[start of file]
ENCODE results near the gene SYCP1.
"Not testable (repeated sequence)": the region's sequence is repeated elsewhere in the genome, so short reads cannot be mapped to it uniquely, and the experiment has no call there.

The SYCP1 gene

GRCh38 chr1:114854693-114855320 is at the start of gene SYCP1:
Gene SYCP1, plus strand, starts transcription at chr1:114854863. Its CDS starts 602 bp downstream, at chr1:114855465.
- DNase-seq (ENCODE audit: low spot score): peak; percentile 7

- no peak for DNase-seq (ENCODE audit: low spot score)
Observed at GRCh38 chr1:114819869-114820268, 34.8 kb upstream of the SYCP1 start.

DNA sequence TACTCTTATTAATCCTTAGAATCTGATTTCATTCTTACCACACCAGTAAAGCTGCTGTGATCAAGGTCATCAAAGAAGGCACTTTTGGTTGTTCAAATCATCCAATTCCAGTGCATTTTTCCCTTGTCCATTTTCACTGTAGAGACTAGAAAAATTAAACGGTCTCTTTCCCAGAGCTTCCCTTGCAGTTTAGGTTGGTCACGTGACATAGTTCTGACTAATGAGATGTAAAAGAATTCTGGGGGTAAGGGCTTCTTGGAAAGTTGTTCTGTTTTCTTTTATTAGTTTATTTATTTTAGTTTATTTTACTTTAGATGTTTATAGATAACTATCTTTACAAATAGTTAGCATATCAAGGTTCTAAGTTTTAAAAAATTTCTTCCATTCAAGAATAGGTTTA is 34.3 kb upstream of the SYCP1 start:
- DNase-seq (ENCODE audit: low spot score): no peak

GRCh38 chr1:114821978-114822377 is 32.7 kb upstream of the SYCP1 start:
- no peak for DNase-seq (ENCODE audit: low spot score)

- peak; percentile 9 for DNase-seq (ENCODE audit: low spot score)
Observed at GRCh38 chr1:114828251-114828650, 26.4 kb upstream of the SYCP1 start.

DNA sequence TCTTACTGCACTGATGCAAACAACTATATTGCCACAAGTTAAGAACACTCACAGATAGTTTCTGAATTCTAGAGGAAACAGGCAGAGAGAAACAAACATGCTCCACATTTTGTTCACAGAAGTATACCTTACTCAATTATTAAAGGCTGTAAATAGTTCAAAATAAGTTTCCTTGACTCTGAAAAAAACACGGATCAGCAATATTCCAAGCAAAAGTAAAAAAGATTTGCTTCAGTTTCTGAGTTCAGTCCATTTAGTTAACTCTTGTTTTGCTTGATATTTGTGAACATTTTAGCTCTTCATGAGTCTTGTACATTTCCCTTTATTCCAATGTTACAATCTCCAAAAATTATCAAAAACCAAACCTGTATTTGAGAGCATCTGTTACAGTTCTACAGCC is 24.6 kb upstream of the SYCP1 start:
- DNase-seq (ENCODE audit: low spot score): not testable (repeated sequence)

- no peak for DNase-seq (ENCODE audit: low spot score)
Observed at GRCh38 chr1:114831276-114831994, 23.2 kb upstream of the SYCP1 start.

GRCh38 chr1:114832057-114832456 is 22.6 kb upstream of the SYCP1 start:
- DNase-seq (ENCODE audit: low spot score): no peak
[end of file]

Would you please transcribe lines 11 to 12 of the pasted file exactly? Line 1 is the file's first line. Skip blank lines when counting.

GRCh38 chr1:114821978-114822377 is 32.7 kb upstream of the SYCP1 start:
- no peak for DNase-seq (ENCODE audit: low spot score)